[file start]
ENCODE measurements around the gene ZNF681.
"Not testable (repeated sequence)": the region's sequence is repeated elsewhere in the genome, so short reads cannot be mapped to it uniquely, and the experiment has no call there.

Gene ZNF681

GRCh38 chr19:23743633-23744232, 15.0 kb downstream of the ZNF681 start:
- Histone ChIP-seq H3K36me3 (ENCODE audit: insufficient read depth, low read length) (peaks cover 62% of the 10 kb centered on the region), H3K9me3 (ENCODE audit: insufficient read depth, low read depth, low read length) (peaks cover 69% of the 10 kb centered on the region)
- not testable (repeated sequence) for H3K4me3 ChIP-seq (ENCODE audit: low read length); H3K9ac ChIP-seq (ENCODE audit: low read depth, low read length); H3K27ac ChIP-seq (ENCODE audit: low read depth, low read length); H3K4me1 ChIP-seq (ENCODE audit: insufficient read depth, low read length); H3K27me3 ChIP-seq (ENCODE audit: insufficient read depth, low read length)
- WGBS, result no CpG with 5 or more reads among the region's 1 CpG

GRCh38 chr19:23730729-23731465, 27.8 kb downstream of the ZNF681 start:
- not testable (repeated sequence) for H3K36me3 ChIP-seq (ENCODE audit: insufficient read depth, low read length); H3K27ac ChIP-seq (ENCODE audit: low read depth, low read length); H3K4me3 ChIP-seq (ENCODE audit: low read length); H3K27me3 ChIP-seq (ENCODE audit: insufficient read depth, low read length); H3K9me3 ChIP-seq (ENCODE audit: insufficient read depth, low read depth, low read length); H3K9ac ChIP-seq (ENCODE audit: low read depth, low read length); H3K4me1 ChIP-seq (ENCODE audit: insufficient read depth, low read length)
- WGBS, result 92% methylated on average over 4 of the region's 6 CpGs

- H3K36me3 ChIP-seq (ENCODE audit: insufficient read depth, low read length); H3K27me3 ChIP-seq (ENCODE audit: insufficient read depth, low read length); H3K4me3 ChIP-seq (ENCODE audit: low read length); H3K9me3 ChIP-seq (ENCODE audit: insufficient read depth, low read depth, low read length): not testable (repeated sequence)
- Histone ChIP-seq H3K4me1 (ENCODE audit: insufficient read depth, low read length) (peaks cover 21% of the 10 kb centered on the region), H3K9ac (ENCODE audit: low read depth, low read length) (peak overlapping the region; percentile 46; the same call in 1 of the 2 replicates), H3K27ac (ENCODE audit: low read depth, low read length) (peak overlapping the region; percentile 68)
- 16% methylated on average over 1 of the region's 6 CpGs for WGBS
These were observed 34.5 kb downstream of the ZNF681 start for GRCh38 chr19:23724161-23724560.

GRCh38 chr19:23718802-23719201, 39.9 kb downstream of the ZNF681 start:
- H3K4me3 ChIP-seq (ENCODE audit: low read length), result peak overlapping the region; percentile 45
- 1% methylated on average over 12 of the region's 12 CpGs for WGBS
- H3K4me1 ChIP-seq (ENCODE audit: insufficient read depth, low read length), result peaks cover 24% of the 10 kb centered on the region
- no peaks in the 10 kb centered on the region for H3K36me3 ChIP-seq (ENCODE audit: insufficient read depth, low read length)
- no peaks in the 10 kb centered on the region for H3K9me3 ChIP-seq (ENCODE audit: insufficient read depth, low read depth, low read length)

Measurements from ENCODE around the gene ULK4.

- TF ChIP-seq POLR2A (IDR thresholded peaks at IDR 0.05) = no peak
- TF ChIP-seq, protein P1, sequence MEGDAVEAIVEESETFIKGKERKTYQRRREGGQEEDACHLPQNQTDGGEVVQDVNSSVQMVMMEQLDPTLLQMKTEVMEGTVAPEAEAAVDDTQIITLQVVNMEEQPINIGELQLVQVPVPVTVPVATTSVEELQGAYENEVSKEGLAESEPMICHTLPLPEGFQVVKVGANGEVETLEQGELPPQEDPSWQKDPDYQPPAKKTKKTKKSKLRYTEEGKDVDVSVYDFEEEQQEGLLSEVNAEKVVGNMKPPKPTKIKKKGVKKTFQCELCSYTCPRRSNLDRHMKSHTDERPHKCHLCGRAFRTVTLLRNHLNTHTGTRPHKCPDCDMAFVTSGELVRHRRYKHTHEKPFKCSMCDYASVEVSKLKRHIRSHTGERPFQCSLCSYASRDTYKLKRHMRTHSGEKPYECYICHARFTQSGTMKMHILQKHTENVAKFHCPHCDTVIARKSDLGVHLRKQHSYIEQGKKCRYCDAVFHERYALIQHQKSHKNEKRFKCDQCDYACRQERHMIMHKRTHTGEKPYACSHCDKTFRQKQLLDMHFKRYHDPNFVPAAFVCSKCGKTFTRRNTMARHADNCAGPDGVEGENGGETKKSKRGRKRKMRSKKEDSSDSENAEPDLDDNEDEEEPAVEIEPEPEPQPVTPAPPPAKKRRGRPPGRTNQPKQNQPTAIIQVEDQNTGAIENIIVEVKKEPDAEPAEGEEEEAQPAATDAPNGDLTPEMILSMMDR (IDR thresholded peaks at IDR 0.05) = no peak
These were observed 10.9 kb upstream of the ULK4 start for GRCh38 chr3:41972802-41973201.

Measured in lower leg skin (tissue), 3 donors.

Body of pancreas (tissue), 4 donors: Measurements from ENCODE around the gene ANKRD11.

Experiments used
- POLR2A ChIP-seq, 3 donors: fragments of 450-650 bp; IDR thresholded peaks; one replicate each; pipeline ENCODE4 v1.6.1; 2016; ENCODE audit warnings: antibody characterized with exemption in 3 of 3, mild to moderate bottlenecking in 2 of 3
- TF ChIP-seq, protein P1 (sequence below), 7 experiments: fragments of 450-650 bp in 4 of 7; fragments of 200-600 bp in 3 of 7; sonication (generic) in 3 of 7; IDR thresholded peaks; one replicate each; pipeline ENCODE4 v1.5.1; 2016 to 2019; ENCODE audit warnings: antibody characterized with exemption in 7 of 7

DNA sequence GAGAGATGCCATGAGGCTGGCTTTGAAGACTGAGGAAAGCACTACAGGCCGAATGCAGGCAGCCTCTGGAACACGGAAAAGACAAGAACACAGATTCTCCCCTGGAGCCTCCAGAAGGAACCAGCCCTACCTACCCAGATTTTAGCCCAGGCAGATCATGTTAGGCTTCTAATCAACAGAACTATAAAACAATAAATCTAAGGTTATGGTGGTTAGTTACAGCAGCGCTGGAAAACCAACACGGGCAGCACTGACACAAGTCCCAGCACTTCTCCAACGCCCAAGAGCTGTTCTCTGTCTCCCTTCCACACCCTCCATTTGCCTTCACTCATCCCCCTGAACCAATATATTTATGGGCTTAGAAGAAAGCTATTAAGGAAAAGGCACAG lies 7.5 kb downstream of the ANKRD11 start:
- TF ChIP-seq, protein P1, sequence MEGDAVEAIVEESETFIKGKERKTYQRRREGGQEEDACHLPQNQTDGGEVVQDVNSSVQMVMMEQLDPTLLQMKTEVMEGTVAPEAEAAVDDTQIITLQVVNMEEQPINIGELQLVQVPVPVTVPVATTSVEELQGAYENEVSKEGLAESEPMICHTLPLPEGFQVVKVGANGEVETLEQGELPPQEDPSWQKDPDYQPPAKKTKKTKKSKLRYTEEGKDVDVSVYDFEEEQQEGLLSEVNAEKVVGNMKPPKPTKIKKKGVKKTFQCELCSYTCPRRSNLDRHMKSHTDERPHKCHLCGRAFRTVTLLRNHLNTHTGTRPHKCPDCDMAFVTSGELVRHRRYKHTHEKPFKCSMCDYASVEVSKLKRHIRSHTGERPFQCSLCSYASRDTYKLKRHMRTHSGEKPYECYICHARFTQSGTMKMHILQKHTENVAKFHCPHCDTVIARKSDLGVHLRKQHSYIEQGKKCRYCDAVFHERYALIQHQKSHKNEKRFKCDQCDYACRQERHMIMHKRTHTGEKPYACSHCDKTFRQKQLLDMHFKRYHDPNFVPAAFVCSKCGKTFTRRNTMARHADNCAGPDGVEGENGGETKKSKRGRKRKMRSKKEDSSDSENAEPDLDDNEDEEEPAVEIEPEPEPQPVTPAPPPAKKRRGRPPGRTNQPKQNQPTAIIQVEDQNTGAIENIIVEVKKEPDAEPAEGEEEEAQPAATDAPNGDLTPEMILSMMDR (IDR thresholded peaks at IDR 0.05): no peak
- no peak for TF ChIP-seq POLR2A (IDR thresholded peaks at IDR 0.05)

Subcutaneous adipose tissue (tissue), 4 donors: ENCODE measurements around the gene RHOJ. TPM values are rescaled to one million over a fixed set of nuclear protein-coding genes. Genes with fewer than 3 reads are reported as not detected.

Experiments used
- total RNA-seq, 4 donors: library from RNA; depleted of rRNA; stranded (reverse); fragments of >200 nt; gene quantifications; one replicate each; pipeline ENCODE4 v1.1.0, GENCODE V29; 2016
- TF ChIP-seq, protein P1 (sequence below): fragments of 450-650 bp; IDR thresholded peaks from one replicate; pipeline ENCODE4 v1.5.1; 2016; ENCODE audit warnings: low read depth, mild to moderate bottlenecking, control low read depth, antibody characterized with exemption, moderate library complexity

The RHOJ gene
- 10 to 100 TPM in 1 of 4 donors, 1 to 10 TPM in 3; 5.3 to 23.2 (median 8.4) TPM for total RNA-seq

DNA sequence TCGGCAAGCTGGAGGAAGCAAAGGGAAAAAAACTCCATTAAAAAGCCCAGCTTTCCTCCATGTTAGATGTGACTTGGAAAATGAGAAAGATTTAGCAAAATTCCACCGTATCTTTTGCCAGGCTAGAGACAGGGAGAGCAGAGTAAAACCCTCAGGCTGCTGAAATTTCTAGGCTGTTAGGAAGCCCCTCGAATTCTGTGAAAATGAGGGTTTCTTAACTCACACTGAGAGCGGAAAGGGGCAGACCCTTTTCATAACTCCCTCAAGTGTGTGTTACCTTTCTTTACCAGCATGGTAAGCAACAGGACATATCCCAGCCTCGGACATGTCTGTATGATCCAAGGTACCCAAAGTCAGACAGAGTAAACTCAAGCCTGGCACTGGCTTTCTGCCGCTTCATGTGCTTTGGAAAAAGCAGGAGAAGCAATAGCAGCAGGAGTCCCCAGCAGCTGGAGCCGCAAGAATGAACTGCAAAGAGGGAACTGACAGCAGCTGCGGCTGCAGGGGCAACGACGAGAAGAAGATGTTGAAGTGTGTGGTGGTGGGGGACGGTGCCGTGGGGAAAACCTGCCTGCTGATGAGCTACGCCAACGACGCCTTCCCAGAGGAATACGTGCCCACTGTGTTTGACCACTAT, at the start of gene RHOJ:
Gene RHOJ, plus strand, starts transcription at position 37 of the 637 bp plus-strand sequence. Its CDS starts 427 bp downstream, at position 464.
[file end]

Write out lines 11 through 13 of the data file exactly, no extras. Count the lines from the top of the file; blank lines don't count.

- H3K36me3 ChIP-seq (ENCODE audit: insufficient read depth, low read length); H3K27me3 ChIP-seq (ENCODE audit: insufficient read depth, low read length); H3K4me3 ChIP-seq (ENCODE audit: low read length); H3K9me3 ChIP-seq (ENCODE audit: insufficient read depth, low read depth, low read length): not testable (repeated sequence)
- Histone ChIP-seq H3K4me1 (ENCODE audit: insufficient read depth, low read length) (peaks cover 21% of the 10 kb centered on the region), H3K9ac (ENCODE audit: low read depth, low read length) (peak overlapping the region; percentile 46; the same call in 1 of the 2 replicates), H3K27ac (ENCODE audit: low read depth, low read length) (peak overlapping the region; percentile 68)
- 16% methylated on average over 1 of the region's 6 CpGs for WGBS